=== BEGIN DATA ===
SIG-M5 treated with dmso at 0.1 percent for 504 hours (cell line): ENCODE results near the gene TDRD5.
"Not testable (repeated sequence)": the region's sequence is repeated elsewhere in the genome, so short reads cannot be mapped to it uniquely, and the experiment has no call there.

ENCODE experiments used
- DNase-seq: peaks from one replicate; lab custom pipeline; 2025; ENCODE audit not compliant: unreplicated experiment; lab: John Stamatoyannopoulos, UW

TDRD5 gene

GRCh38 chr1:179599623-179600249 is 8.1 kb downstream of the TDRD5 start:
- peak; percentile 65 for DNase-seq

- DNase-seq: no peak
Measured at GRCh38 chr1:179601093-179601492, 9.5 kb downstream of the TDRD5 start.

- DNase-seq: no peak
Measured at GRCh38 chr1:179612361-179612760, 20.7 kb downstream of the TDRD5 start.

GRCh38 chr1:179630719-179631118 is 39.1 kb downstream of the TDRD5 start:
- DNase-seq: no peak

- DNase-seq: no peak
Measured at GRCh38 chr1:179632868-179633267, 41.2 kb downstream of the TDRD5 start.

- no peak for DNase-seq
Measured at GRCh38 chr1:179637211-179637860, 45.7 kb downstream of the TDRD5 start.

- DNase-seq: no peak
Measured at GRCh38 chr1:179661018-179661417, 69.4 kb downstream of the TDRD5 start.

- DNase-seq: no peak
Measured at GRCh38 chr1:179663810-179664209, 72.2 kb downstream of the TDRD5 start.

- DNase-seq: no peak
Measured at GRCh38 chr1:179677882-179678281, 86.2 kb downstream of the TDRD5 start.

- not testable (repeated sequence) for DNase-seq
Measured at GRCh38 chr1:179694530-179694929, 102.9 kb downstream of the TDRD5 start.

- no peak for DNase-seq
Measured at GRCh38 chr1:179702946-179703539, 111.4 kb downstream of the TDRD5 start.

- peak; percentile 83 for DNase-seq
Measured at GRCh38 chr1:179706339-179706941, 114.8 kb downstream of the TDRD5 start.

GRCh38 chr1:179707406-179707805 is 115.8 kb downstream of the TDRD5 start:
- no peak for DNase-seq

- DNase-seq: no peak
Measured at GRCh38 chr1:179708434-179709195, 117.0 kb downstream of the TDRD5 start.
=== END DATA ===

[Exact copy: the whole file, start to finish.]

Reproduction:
SIG-M5 treated with dmso at 0.1 percent for 504 hours (cell line): ENCODE results near the gene TDRD5.
"Not testable (repeated sequence)": the region's sequence is repeated elsewhere in the genome, so short reads cannot be mapped to it uniquely, and the experiment has no call there.

ENCODE experiments used
- DNase-seq: peaks from one replicate; lab custom pipeline; 2025; ENCODE audit not compliant: unreplicated experiment; lab: John Stamatoyannopoulos, UW

TDRD5 gene

GRCh38 chr1:179599623-179600249 is 8.1 kb downstream of the TDRD5 start:
- peak; percentile 65 for DNase-seq

- DNase-seq: no peak
Measured at GRCh38 chr1:179601093-179601492, 9.5 kb downstream of the TDRD5 start.

- DNase-seq: no peak
Measured at GRCh38 chr1:179612361-179612760, 20.7 kb downstream of the TDRD5 start.

GRCh38 chr1:179630719-179631118 is 39.1 kb downstream of the TDRD5 start:
- DNase-seq: no peak

- DNase-seq: no peak
Measured at GRCh38 chr1:179632868-179633267, 41.2 kb downstream of the TDRD5 start.

- no peak for DNase-seq
Measured at GRCh38 chr1:179637211-179637860, 45.7 kb downstream of the TDRD5 start.

- DNase-seq: no peak
Measured at GRCh38 chr1:179661018-179661417, 69.4 kb downstream of the TDRD5 start.

- DNase-seq: no peak
Measured at GRCh38 chr1:179663810-179664209, 72.2 kb downstream of the TDRD5 start.

- DNase-seq: no peak
Measured at GRCh38 chr1:179677882-179678281, 86.2 kb downstream of the TDRD5 start.

- not testable (repeated sequence) for DNase-seq
Measured at GRCh38 chr1:179694530-179694929, 102.9 kb downstream of the TDRD5 start.

- no peak for DNase-seq
Measured at GRCh38 chr1:179702946-179703539, 111.4 kb downstream of the TDRD5 start.

- peak; percentile 83 for DNase-seq
Measured at GRCh38 chr1:179706339-179706941, 114.8 kb downstream of the TDRD5 start.

GRCh38 chr1:179707406-179707805 is 115.8 kb downstream of the TDRD5 start:
- no peak for DNase-seq

- DNase-seq: no peak
Measured at GRCh38 chr1:179708434-179709195, 117.0 kb downstream of the TDRD5 start.